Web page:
But I did not see this as inevitable. I did not believe that the agency that had so effectively given Los Angeles a new, booming world class downtown and the hundreds of thousands of jobs and tax resources that such growth produced, would fail to survive this crisis. What was needed was to rebuild confidence in the CRA's tools. The public needed to once again appreciate that the tools that had done so much to help build the city were worth saving, and, even more importantly, could be trusted to do much more. 


Working collaboratively, community by community, council office by council office, and in hundreds of meetings with community, business and civic leaders throughout the city and region, we went about the job of fulfilling these promises, and to listening and responding to concerns about the Agency's past, present and future. We streamlined operations, worked more closely with neighborhood groups, small business, and other city departments, and adapted to City Council oversight.

The results of this process are clear: When the City experienced the most devastating civil disturbances Agency to work with those affected communities in a partnership for change and hope. Literally within a few days, the agency had adjusted its priorities, shifted resources and created a grant program for small businesses to reopen their doors immediately. Once City Council approved a recovery planning program for longer term solutions, the Agency was reorganized in two weeks to accommodate the needs of each of the new communities served. After the January 17, 1994 Northridge Earthquake, one of the worst natural disasters in history, again the City called on the Agency to make available its services. 

With the City encountering a growing fiscal crisis, it turned to the successful downtown redevelopment project for help in delivering community resources to its poorest neighborhoods. Through an unprecedented collaboration among the City Council, Mayor, County Board of Supervisors, Board of Education and other taxing entities, an agreement was reached to lift the tax increment cap on the Central Business Redevelopment Project to capture the continuing benefits of redevelopment for the neediest communities. 

And with the local economy continuing to take a beating, the Agency has been looked to, because of its expertise and capacity to respond, to become the core of a new, sorely needed economic development agency to lead the City's economic recovery efforts.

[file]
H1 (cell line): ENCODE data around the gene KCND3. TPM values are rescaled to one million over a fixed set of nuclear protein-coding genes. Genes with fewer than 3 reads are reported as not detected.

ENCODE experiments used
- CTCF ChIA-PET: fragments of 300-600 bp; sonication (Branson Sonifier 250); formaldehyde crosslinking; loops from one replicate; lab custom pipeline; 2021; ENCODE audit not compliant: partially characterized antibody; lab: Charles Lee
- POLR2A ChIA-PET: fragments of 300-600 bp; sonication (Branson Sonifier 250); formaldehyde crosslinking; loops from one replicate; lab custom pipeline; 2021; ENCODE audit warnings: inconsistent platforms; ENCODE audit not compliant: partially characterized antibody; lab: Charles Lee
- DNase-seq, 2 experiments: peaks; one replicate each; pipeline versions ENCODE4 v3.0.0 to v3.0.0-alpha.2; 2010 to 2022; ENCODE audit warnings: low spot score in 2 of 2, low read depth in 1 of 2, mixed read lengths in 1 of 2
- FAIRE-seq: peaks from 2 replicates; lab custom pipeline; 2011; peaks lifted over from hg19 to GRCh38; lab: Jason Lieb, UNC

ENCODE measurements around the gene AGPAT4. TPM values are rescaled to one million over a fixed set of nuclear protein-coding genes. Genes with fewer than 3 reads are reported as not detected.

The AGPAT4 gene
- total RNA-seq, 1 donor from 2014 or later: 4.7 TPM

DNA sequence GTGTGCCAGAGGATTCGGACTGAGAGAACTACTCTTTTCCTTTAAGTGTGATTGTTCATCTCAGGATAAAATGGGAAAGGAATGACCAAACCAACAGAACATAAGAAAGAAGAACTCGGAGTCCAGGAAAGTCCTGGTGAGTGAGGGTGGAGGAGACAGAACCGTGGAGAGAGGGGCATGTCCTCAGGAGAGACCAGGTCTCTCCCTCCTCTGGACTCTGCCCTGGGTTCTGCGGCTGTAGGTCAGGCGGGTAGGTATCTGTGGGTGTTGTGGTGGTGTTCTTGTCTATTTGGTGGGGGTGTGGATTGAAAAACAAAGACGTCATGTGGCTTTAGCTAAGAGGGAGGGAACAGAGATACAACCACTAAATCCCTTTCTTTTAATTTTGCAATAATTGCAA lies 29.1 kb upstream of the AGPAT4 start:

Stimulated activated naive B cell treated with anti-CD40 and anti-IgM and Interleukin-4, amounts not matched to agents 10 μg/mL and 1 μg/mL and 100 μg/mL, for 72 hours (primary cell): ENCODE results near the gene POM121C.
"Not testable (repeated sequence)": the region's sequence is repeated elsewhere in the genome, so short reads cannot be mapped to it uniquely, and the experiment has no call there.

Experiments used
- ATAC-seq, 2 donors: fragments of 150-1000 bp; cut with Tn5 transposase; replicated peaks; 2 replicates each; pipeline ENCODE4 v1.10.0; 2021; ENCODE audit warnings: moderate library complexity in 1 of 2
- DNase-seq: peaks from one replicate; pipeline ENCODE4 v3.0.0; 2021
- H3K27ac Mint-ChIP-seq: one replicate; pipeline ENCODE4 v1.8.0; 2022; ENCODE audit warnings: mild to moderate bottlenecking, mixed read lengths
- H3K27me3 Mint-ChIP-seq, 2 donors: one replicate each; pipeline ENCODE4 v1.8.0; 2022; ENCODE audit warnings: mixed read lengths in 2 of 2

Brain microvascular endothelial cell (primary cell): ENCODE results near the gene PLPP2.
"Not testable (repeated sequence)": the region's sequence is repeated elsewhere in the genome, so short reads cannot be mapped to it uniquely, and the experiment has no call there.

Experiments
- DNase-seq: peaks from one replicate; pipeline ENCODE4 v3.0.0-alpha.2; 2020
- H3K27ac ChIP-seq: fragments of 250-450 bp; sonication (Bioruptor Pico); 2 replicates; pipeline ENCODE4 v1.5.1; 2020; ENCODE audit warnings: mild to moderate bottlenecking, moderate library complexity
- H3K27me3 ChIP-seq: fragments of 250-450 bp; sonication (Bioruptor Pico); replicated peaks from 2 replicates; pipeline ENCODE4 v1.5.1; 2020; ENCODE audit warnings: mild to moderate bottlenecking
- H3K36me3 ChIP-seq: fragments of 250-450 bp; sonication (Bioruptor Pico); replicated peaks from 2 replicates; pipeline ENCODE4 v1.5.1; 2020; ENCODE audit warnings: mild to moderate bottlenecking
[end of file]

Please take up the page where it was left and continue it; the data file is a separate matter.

Thus, far from being dismissed in the City's time of need as an entity too controversial to deal with, or too out-of-control to entrust with the delicate task of restoring hope to a wounded city, the Agency has been called on by the City's leaders and communities to take on an even greater leadership role in helping the City to rebound. Far from the "long reign" of the Agency having ended, the Agency has been solicited for help by the very communities that were once its fiercest critics. And the Agency's responsiveness has, in fact, increased, not decreased, by having developed much closer ties and greater and more direct collaboration with communities and their elected representatives. 

So when you read exaggerated, patently false headlines announcing the Agency's imminent dissolution, or obsolete references to subsidies for big downtown developments, or a "lingering distrust that prevents the CRA from pursuing the long-delayed task of assisting inner-city neighborhoods" - think twice. Think about the hundreds of community leaders that sit during any given week, in South Central or East Los Angeles, or Pico Union, working in partnership with the Agency to revitalize their neighborhoods. Think about the City Council members from across the city who represent the broadest spectrum of our economic and social diversity - from the far reaches of the Valley to Broadway and Manchester Avenues only minutes from the flashpoint of the civil disturbances ­ who now see the Agency as an ally in combating some of the most intractable problems facing their districts. 

Far from the obituaries announcing CRA's demise, CRA has undergone a quiet rebirth. Stories of unsung partnership efforts of rebuilding define CRA today. An agency that in only three short years has undergone a collaborative process with leaders of our communities to reshape itself to respond to the changing demands of an increasingly diverse urban metropolis. 


© 2024 The Planning Report | David Abel, Publisher, ABL, Inc.